Monday, October 1, 2012

Rant #814: 61 Is the Magic Number

Baseball is the greatest game in the world.

It is a six-month, 162-game, almost daily grind that takes a lot out of not just the players, but fans, too.

And the pennant races this year are a testament to how great the game continues to be.

In my neck of the woods, my beloved Yankees and the Orioles are flat out tied after 159 games, and the next three games are likely to determine who wins the division and who is one of the two wild card teams in the American League.

That aside, let's go back 51 years to 1961, when there was no talk of a "wild card" and there were only two divisions in Major League Baseball, the American League and the National League.

And there was absolutely no room for failure. If you did not have the best record in your league, you did not go to the World Series.

And then there was Roger Maris ...

Maris was an excellent addition to the Yankees team during that era. Coming to the Bronx Bombers via a trade, Maris fit in well with the homer happy team, and he could actually do it all; he was also an excellent outfielder and base runner.

But 1961 was something else altogether.

Both Maris and Mickey Mantle were challenging fellow Yankee Babe Ruth's all-time single season home run record that year.

It was neck and neck all year, as the "M and M Boys" were hitting homers at a record pace.

Mantle was injured towards the end of the season, so it was left to Maris to try to battle the Babe.

And today, 51 years ago, Maris did it, hitting his 61st home run to eclipse Ruth's prior single-season record.

It was an incredible accomplishment, even all these years later.

There were no steroids, no strength boosters like they have today.

Maris did all of his damage with just cigarettes and beer.

The record was looked down upon at the time because Ruth hit his 60 homers in 154 games, while it took Maris 162 games in an expanded season to hit his 61.

But looking back, how stupid was that argument?

And it is even more stupid when you take into account that supposed steroid users Barry Bonds, Mark McGwire and Sammy Sosa have since beaten that mark ... but with the help of substances that helped them to do this.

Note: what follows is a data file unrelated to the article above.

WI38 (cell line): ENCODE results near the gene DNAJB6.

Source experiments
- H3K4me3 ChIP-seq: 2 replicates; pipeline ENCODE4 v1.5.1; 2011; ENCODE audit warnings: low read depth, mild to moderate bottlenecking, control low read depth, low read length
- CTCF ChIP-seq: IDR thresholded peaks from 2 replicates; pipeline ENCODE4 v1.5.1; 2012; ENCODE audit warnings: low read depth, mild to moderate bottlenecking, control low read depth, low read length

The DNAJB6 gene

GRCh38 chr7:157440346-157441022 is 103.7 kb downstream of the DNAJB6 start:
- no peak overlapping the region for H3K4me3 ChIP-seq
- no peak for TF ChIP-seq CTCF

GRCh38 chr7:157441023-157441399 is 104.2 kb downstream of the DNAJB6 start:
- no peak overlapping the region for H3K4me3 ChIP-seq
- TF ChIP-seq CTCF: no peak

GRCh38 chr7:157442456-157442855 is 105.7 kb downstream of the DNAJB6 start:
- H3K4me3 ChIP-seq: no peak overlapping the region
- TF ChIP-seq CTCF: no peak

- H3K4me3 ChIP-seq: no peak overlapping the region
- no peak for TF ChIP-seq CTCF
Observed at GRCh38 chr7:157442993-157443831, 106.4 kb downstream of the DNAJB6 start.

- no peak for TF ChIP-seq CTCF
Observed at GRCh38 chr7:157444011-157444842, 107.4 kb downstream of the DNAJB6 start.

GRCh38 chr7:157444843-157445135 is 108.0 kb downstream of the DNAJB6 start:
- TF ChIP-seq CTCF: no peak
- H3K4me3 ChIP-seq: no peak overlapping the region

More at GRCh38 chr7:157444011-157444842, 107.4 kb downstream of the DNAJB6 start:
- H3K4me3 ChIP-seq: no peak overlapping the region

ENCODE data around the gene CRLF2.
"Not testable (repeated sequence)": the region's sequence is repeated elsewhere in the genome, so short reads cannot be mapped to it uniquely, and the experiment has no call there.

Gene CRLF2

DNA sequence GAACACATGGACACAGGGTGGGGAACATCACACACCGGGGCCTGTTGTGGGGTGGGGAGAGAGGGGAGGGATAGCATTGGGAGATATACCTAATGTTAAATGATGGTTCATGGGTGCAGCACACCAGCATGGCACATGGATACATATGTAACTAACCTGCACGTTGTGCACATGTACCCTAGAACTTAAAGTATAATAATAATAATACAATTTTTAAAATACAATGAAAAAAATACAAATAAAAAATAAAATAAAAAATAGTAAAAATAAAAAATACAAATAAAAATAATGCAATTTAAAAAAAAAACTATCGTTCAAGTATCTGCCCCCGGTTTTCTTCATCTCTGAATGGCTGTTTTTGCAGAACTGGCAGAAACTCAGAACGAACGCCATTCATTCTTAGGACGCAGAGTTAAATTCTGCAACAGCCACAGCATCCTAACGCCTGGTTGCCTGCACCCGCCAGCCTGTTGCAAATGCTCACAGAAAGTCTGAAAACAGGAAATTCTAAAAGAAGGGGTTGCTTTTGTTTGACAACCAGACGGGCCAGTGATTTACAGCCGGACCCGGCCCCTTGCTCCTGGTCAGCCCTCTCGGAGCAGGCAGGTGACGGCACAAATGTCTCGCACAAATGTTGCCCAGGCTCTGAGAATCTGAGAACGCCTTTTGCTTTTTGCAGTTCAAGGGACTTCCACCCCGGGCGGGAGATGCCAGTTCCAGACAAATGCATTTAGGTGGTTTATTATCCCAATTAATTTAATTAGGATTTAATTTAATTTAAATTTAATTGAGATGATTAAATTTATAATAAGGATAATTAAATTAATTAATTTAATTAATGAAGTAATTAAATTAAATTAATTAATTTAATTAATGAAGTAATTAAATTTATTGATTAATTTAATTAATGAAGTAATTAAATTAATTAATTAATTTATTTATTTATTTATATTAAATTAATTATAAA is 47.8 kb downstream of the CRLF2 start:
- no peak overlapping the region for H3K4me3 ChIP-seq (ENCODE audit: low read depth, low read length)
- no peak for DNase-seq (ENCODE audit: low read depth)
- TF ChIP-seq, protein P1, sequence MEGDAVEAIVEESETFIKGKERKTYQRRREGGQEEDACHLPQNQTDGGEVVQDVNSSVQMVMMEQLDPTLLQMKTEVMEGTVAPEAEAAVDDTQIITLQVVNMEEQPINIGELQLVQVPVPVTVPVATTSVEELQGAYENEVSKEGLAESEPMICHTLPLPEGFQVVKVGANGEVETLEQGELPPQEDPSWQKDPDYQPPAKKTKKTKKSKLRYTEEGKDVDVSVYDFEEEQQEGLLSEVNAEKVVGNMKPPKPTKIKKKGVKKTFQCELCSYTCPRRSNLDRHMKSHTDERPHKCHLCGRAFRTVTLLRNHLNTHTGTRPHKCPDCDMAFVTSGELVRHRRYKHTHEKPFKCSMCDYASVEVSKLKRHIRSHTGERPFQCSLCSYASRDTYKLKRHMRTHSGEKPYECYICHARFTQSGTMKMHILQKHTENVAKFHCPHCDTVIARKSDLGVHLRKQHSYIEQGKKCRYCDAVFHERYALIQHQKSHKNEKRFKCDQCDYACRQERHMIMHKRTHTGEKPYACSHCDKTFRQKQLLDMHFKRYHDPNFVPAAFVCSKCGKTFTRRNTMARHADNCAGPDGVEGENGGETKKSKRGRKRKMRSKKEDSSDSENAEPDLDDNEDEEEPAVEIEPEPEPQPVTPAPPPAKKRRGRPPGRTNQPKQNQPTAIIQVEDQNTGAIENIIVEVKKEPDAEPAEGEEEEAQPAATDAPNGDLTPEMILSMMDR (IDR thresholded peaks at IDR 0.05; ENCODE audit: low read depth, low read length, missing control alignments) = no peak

Maris is not in the Hall of Fame, which is a slight that really boggles the mind.

Sure, that one season stands out, but in the early 1960s, he was one of the best players in the game.

I think there remain some people who believe that his record is as tainted as the more than 60 homer seasons Bonds, McGwire and Sosa had.

But that is ridiculous.

Maris did what he did in the season that he played in. How is that the same as taking power boosters?

I don't get it, I really don't.

Roger Maris had a fabulous career aside from that season--he won the American League MVP Award twice--but funny, I think his career was somewhat obscured by those 61 home runs.

People forget about how good he was aside from those homers and that season.

And that is a shame.

He is one of several players from that era--among them Jim Kaat and Tony Oliva--who you have to scratch your head and say, "How are they not in the Hall of Fame?"

Here's to Roger Maris. He had a Hall of Fame season in what should have been a Hall of Fame career.

Maybe one day it will be.

I will be taking the day off tomorrow for some medical tests, but I will be back on Wednesday.

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